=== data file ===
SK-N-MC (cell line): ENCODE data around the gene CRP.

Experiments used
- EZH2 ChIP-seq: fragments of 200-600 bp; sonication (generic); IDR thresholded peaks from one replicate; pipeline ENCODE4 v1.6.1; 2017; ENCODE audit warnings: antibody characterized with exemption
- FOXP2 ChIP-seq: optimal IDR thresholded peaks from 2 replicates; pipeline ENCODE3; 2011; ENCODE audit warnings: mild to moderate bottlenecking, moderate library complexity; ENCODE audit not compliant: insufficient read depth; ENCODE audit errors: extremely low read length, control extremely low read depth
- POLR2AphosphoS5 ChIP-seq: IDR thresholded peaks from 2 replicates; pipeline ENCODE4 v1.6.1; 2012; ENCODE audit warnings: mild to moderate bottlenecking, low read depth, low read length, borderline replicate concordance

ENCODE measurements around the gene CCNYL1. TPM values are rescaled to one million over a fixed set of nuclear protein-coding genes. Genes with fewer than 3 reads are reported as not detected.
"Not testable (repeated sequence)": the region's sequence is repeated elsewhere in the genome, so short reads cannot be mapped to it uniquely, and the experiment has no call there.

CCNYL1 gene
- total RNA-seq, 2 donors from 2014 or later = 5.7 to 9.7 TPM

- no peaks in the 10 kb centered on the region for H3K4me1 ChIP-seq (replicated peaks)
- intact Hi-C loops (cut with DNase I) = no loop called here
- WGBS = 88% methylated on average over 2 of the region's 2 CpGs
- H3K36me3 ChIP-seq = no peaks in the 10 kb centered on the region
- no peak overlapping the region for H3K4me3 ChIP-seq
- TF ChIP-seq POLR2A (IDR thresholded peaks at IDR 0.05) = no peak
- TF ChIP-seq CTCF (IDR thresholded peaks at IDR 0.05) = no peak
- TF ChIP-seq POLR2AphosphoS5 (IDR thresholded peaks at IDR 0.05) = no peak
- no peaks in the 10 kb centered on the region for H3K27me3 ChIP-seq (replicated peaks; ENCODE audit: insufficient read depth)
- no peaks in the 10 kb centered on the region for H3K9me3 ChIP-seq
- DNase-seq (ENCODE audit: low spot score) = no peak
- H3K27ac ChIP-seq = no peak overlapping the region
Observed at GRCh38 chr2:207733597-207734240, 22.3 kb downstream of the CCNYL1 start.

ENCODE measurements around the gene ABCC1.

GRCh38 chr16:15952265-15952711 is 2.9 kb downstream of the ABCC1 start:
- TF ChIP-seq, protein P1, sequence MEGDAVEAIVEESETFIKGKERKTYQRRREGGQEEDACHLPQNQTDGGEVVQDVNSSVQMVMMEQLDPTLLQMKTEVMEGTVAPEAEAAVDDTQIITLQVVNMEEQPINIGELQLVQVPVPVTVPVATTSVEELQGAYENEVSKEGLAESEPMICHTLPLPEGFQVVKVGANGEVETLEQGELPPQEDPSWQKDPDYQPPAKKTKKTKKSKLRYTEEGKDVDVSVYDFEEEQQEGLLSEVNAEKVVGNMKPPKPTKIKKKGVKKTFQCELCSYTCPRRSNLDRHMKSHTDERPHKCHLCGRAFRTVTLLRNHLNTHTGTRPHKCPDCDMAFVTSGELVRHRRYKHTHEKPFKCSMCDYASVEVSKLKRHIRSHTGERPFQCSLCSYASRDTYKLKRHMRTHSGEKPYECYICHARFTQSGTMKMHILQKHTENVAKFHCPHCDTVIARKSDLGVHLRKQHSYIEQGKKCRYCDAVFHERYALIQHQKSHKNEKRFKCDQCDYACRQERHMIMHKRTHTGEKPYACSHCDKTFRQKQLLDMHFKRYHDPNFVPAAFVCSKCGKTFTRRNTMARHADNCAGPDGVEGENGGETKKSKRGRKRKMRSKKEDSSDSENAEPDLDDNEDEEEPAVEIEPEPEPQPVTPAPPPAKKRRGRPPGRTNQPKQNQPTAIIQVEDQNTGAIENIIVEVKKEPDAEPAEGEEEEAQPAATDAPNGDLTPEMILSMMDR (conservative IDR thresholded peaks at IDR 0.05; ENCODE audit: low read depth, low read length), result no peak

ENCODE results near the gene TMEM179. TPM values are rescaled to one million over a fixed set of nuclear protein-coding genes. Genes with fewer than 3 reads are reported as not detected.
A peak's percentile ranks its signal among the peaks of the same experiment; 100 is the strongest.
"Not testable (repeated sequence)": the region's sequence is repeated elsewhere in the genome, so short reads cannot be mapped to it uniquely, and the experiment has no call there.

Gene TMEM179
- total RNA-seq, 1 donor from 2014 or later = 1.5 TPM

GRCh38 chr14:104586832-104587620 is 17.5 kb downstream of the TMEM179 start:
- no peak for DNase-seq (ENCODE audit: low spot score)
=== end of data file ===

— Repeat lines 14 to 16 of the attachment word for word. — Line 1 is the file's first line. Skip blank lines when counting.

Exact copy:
- no peak overlapping the region for H3K4me3 ChIP-seq
- TF ChIP-seq POLR2A (IDR thresholded peaks at IDR 0.05) = no peak
- TF ChIP-seq CTCF (IDR thresholded peaks at IDR 0.05) = no peak